AV receivers struggle with high frame rates over HDMI 2.1

Kate Wickens’s article last week in PC Gamer highlights a significant issue with graphics cards processing 4K/120 video output over an HDMI 2.1 connection. According to her report, while home cinema receivers from Denon, Marantz and Yamaha should be able to pass through video at both 4K/120Hz and 8K/60Hz over HDMI 2.1, it appears that such sources will only result in a blank screen.

With the launch of next-generation consoles carrying sophisticated graphics cards such as the Nvidia RTX 3070, RTX 3080 and AMD’s Big Navi (announced last week), there are a number of home cinema receivers with HDMI 2.1 connections currently unable to produce the full palette of features. PC Gamer also references tests conducted by c’t magazine via heise online and Tom’s Hardware on Denon AVR-X2700H models, which reveal a bug relating to onboard Panasonic chips. The same symptoms were apparent after routing Xbox Series X and Nvidia graphics cards through aforementioned receivers.

According to Wickens’s article, lower resolutions do pass through and function correctly but, as she points out, it somewhat defeats the object of the 2.1 specification. It does, however, appear that only models by manufacturers listed above are affected, and a regular connection direct to a display will not suffer.

Furthermore, the Xbox tested by c’t magazine was a pre-production unit but was based on final hardware designs. Yamaha products are also using the same chipsets as the Sound United models, so it is expected these will show up the same issues. Panasonic has told heise online that the problem “cannot be corrected with a firmware update” and it may be next year before replacements are made available.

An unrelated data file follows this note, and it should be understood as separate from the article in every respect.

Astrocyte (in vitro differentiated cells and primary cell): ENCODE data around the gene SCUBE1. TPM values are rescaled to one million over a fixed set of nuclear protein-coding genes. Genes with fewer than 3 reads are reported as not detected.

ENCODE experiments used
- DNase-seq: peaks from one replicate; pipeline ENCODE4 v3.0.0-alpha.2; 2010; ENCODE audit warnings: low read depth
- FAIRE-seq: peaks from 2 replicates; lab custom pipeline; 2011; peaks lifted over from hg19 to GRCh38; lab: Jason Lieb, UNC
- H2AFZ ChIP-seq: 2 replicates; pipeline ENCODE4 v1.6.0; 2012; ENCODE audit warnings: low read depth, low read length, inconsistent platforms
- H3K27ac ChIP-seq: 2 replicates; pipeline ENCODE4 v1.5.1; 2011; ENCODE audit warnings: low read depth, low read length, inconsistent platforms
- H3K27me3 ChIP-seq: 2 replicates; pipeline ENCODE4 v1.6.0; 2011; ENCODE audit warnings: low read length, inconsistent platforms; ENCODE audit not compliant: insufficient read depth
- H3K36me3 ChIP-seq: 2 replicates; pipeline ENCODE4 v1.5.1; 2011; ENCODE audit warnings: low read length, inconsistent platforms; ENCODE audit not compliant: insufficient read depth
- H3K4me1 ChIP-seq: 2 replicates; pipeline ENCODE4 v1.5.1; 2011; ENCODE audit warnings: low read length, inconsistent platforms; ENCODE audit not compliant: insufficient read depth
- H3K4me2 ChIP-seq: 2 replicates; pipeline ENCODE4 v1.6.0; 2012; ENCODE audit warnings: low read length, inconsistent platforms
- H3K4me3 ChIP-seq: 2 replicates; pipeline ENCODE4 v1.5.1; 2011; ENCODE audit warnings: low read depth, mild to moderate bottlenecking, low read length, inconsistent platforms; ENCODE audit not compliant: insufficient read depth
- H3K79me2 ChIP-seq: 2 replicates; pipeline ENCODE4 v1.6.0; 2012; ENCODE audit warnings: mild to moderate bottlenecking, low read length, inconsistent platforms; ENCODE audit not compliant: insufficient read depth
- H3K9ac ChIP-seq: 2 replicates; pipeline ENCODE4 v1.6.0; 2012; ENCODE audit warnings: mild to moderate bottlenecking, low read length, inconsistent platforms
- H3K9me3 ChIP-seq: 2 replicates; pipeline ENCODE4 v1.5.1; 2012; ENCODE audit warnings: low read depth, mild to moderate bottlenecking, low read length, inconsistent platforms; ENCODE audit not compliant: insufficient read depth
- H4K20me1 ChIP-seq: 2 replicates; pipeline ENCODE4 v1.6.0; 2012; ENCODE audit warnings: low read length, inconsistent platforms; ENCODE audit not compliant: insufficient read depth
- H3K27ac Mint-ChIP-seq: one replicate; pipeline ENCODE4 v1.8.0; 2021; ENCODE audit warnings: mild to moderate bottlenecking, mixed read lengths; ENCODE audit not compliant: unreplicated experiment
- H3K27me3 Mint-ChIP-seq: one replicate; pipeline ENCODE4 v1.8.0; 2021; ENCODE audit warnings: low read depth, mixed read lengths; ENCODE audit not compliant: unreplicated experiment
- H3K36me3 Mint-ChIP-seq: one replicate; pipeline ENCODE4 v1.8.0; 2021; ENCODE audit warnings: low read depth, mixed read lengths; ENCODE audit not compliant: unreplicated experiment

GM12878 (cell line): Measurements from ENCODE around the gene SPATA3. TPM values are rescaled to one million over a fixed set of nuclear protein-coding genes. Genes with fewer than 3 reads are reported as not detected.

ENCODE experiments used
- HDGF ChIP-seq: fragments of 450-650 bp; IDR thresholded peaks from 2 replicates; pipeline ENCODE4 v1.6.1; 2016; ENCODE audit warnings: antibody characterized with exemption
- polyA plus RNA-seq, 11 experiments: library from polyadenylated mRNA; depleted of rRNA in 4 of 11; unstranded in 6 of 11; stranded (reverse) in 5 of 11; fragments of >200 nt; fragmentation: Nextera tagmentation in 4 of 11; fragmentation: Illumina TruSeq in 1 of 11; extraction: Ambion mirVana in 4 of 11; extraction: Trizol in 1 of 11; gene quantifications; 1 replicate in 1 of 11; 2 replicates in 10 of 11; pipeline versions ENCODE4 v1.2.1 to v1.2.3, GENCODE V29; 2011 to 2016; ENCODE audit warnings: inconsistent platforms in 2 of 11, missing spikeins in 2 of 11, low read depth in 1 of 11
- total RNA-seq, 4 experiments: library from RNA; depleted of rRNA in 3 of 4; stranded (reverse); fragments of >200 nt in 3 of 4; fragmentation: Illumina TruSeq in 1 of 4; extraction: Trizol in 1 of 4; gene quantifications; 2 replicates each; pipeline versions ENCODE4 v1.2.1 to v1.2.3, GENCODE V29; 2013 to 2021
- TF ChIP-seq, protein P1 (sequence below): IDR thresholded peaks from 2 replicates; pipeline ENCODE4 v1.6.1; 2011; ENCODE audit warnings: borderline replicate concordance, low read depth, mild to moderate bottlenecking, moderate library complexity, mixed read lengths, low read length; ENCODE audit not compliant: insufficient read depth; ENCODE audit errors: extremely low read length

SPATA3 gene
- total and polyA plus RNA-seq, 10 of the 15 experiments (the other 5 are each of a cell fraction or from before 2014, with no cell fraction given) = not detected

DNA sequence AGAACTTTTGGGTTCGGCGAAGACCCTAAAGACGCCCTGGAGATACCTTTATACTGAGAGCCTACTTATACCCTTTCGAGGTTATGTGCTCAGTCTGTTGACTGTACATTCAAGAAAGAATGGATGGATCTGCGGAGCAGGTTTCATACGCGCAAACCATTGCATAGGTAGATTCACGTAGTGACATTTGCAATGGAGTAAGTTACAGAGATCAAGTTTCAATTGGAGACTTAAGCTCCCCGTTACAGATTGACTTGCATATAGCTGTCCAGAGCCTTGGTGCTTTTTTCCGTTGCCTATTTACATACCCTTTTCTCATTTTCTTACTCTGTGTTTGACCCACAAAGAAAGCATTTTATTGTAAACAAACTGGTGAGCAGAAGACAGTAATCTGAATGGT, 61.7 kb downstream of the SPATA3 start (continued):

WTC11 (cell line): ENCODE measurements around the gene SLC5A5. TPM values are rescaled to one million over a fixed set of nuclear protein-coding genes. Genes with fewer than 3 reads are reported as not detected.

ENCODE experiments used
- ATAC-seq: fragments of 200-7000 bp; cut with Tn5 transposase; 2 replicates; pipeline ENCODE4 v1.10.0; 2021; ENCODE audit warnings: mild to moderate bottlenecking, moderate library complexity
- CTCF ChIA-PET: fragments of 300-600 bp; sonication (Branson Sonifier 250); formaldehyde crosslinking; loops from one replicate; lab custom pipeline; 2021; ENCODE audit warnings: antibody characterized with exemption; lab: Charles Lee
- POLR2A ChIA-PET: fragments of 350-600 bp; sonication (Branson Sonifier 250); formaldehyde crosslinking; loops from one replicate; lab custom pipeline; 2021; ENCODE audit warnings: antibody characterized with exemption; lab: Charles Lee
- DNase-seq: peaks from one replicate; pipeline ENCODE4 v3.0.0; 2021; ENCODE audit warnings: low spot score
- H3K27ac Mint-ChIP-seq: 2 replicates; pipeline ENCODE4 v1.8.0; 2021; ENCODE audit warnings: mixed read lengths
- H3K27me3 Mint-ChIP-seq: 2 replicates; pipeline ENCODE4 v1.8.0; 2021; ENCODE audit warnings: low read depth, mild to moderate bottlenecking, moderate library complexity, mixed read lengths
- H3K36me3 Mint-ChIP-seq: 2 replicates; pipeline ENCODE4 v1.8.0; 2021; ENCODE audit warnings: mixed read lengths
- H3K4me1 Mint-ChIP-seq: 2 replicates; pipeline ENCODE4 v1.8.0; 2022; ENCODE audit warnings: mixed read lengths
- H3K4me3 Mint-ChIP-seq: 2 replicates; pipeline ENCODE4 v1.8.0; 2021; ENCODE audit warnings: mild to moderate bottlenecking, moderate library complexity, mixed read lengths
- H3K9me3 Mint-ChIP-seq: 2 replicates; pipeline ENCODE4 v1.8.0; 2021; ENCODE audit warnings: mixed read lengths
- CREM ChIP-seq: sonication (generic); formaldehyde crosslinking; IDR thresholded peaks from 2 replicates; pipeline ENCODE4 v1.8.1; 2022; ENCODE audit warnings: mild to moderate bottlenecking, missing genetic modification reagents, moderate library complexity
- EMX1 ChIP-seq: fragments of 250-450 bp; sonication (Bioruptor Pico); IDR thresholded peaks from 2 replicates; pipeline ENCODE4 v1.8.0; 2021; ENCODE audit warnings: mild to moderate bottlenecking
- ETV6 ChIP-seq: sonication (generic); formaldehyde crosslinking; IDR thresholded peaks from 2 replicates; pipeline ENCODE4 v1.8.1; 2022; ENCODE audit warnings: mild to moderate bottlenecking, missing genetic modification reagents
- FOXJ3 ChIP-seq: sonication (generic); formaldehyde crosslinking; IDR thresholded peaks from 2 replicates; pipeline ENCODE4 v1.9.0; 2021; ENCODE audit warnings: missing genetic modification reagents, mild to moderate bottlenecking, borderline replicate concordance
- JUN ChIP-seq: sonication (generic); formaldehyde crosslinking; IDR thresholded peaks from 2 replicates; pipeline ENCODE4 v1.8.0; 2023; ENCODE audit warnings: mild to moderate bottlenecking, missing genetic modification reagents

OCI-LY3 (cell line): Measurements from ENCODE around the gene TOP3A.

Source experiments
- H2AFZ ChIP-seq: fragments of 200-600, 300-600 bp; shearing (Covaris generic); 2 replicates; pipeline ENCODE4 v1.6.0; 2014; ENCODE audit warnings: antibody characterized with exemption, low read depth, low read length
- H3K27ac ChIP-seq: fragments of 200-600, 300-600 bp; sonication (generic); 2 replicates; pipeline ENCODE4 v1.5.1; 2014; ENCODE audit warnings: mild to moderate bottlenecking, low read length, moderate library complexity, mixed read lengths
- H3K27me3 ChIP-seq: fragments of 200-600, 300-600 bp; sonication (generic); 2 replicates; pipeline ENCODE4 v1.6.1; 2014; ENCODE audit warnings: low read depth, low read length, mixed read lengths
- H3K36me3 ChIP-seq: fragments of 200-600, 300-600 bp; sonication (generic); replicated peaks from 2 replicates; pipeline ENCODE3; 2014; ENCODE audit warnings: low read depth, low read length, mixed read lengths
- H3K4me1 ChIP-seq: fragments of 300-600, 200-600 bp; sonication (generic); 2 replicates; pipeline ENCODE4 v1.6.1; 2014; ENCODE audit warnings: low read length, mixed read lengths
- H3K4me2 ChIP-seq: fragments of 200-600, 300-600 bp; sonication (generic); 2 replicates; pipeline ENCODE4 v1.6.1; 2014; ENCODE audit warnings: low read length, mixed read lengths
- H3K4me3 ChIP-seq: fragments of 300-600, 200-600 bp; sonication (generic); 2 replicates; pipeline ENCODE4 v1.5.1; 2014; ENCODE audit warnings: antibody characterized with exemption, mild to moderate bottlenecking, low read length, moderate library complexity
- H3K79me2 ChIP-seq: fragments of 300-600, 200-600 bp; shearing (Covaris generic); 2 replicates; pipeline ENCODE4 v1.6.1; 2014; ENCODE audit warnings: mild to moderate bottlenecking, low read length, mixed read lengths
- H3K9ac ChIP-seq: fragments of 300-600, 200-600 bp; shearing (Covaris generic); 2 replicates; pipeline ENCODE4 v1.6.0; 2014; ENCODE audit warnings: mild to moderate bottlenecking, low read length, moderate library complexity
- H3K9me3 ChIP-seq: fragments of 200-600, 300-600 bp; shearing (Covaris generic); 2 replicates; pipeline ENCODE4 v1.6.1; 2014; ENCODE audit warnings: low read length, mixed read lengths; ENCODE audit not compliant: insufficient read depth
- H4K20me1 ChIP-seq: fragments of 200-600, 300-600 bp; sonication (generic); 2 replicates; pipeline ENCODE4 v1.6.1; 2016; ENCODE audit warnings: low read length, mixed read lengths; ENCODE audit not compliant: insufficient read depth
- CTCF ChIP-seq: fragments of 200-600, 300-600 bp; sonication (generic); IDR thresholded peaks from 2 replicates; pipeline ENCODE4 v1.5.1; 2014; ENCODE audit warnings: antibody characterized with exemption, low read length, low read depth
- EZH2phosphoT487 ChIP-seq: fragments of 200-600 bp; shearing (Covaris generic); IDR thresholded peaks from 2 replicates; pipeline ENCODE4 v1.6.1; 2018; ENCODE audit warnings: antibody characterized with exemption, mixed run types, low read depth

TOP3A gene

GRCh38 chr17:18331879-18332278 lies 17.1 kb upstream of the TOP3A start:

Martin, a seasoned journalist and AV expert, has written for several notable print magazines. He’s served in key roles at Lucasfilm’s THX Division, NEC’s digital cinema division, and has even consulted for DreamWorks. Despite his illustrious career, Martin remains rooted in his passion for cinema and acting, with notable appearances in several Spielberg films, Doctor Who, and Star Wars: The Empire Strikes Back. He currently resides in San Francisco.

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Value Electronics
Sep 17, 2005
Scarsdale, NY
Real Name
Robert Zohn
AV Receiver HDMI Bug Update: Good News For PS5 And Nvidia Gamers - Forbes

This week, though, Marantz and Denon owner Sound United has provided Stereonet with an update on the situation stating that according to its own extensive in-house testing, its new AVRs can in fact pass 4K at 120Hz from both the PS5 and, more surprisingly, Nvidia’s RTX 30 graphics cards.

When news of the new receivers’ HDMI issues first broke, it was thought likely then (before the consoles had arrived) that the PS5 wouldn’t be affected by the problem. But it’s still great to have this confirmed by Sound United (as well as numerous PS5 owners).

The Nvidia RTX 30 discovery, though, is more unexpected. According to the magazine c’t, which first reported the HDMI problem, Nvidia’s new cutting edge PC cards were expected to join the Xbox Series X in not passing 4K/120Hz properly through Denon and Marantz’s latest AVRs. Sound United is now not only able to state that this is not the case, however, but has released a (very useful) video explaining how to make sure your AVR and your Nvidia card are set up correctly to ensure there are no issues. A similar video for PS5 users can be found here.

During its tests, Sound United successfully got a Denon AVR-X2700H receiver to pass 4K/120Hz through from a PS5 and Nvidia RTX 3090 graphics card in all the formats you would expect. Namely RGB 8-bit, RGB 10-bit, YCbCr420 8-bit, YCbCr420 10-bit, and YCbCr420 12-bit.

If you know your graphics formats and are wondering why 4K/120Hz in 12-bit RGB isn’t on this compatibility list, it’s because the Denon and Marantz ‘8K compatible’ HDMI ports are designed to handle 40Gbps data rates rather than the 48Gbps data rates required to carry 12-bit RGB 4K/120Hz signals. This isn’t a problem, though, given that there are currently no 12-bit TVs out there. In fact, not even LG’s latest game-friendly X series of OLED TVs carry 48Gbps HDMIs, also choosing to stick instead at 40Gbps.
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